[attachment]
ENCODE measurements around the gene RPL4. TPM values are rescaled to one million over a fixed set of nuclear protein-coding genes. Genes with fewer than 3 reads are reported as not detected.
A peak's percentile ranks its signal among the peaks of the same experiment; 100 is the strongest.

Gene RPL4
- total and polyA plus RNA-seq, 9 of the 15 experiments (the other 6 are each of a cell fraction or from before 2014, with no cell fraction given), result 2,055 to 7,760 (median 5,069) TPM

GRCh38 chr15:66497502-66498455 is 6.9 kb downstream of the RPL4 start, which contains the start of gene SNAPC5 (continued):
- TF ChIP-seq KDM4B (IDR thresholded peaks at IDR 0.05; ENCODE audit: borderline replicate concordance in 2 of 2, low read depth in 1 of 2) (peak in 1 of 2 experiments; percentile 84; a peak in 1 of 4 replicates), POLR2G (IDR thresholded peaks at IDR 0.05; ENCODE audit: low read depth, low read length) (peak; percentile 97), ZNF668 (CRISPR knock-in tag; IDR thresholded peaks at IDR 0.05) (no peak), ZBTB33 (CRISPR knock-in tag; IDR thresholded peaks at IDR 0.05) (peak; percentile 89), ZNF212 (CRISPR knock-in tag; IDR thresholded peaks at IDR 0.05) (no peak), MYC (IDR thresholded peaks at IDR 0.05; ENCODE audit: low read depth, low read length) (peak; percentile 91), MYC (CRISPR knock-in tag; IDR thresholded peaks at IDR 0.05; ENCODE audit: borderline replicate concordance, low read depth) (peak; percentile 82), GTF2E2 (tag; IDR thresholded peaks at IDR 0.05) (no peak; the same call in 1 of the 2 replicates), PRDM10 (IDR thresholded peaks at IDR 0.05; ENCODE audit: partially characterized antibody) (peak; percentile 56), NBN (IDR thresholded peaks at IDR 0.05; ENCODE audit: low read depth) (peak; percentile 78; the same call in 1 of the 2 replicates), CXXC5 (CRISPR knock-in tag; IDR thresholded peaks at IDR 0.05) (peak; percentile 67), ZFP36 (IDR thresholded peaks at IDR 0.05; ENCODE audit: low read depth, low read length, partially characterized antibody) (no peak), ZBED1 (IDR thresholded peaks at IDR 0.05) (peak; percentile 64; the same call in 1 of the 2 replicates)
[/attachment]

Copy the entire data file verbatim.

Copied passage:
ENCODE measurements around the gene RPL4. TPM values are rescaled to one million over a fixed set of nuclear protein-coding genes. Genes with fewer than 3 reads are reported as not detected.
A peak's percentile ranks its signal among the peaks of the same experiment; 100 is the strongest.

Gene RPL4
- total and polyA plus RNA-seq, 9 of the 15 experiments (the other 6 are each of a cell fraction or from before 2014, with no cell fraction given), result 2,055 to 7,760 (median 5,069) TPM

GRCh38 chr15:66497502-66498455 is 6.9 kb downstream of the RPL4 start, which contains the start of gene SNAPC5 (continued):
- TF ChIP-seq KDM4B (IDR thresholded peaks at IDR 0.05; ENCODE audit: borderline replicate concordance in 2 of 2, low read depth in 1 of 2) (peak in 1 of 2 experiments; percentile 84; a peak in 1 of 4 replicates), POLR2G (IDR thresholded peaks at IDR 0.05; ENCODE audit: low read depth, low read length) (peak; percentile 97), ZNF668 (CRISPR knock-in tag; IDR thresholded peaks at IDR 0.05) (no peak), ZBTB33 (CRISPR knock-in tag; IDR thresholded peaks at IDR 0.05) (peak; percentile 89), ZNF212 (CRISPR knock-in tag; IDR thresholded peaks at IDR 0.05) (no peak), MYC (IDR thresholded peaks at IDR 0.05; ENCODE audit: low read depth, low read length) (peak; percentile 91), MYC (CRISPR knock-in tag; IDR thresholded peaks at IDR 0.05; ENCODE audit: borderline replicate concordance, low read depth) (peak; percentile 82), GTF2E2 (tag; IDR thresholded peaks at IDR 0.05) (no peak; the same call in 1 of the 2 replicates), PRDM10 (IDR thresholded peaks at IDR 0.05; ENCODE audit: partially characterized antibody) (peak; percentile 56), NBN (IDR thresholded peaks at IDR 0.05; ENCODE audit: low read depth) (peak; percentile 78; the same call in 1 of the 2 replicates), CXXC5 (CRISPR knock-in tag; IDR thresholded peaks at IDR 0.05) (peak; percentile 67), ZFP36 (IDR thresholded peaks at IDR 0.05; ENCODE audit: low read depth, low read length, partially characterized antibody) (no peak), ZBED1 (IDR thresholded peaks at IDR 0.05) (peak; percentile 64; the same call in 1 of the 2 replicates)